Opinion / Wang Hui

Official inefficiency turns tourist site into lost paradise

By Wang Hui (China Daily) Updated: 2015-07-30 08:03

Official inefficiency turns tourist site into lost paradise

Qiu He, deputy head of the Yunnan Provincial Committee of the Communist Party of China, is investigated. [Photo/IC]

My recent trip to Kunming in Southwest China's Yunnan province was quite disappointing: the food was exotic and delicious, and the climate pleasant, but I did not enjoy them. The greedy local tourism industry and the failure to treat the polluted Dianchi Lake, China's sixth-largest freshwater lake, have eroded my interest in this famous tourist destination.

Thanks to its beyond-description natural beauty and round-the-year mild weather, Kunming is known as "the city of spring". Although my journalist career has taken me to many places around the country, I had never set foot on this wonderland. Yet after joining a one-day organized tour to the famous scenic spot Stone Forest and taking a self-service trip to the Dianchi Lake the following day, I felt like going straight back home. As they say, the more one expects, the more one could be disappointed.

We found the only way to the Stone Forest was to join a one-day trip, because there is no convenient public transport to cover the distance of about 80 kilometers. Advertisement leaflets at the hotel lobby indicated such a trip could be unreasonably cheap. So we booked one such that cost only 100 yuan ($16.1) per person and set out at 8 am the next day.

It turned out to be my worst tourist experience in years. The trip included two one-hour visits to shopping centers in the morning, a simple lunch around 1:30 pm, one-and-half-hours of Stone Forest sightseeing, which is far from enough for the stunningly beautiful UNESCO World Heritage Site, and another one-hour shopping center visit in the afternoon.

I ended up buying some 2,000 yuan worth of jewelry, which I hardly needed, on the plea of the guide who said her income depended largely on the commission from tourists' spending. Unreasonably cheap trips are the main problem plaguing the domestic tourism market, and Yunnan has been on top of the tourist complaint list for that. This time, we experienced it firsthand.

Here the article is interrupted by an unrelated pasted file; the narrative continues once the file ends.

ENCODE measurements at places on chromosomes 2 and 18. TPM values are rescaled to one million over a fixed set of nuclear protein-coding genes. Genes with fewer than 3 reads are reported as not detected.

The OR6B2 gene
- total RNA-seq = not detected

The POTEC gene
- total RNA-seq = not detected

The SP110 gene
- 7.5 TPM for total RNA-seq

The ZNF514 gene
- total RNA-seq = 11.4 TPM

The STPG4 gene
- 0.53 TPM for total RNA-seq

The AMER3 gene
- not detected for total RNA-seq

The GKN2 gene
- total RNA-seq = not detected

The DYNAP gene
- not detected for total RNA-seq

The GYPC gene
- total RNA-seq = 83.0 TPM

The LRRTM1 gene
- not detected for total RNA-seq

Though the local tourist watchdog has repeatedly pledged to crack down on such cheap trips, a video showing a guide from a Yunnan travel agency lashing out at tourists for not spending enough was leaked during the May Day holiday; such clips have frequently revealed the chaotic tourism sector in the province.

Having learned a hard lesson at the Stone Forest, we decided to take a self-service trip to the Dianchi Lake the next day. The public transport was adequate and cheap, but the scenery was a letdown. Because of industrial pollution, the lake water is thick with blue algae, and occasionally one could see dead fish floating on its sickeningly greenish surface. Years ago I wrote an opinion piece about ,treatment in the lake, but not much seems to have changed.

Media reports say in the five years starting from 2011, provincial authorities have pledged to spend 28.6 billion yuan ($4.6 billion) for the comprehensive treatment of the lake's polluted water. It appears the huge amount of money is going to waste.

In the ongoing national anti-corruption campaign, Yunnan has been seriously hit with several former high-ranking provincial-level officials being ferreted out for "serious violations of Party discipline and laws". Though there is no direct link between these officials and the local problem-laden tourism industry or the province's inefficiency in cleansing the lake water, there is little doubt that the fallen officials failed to deliver quality public services and good governance.

They have also set a bad example in the province's officialdom and contaminated the working style of local officials. All these have had a negative impact on various aspects of society, including creating disorder in the tourism sector and exacerbating the environmental problems.

Maintaining a clean government and improving public services are two important duties that officials in provinces like Yunnan need to fulfill, and fulfill in time.

The author is a senior writer with China Daily.

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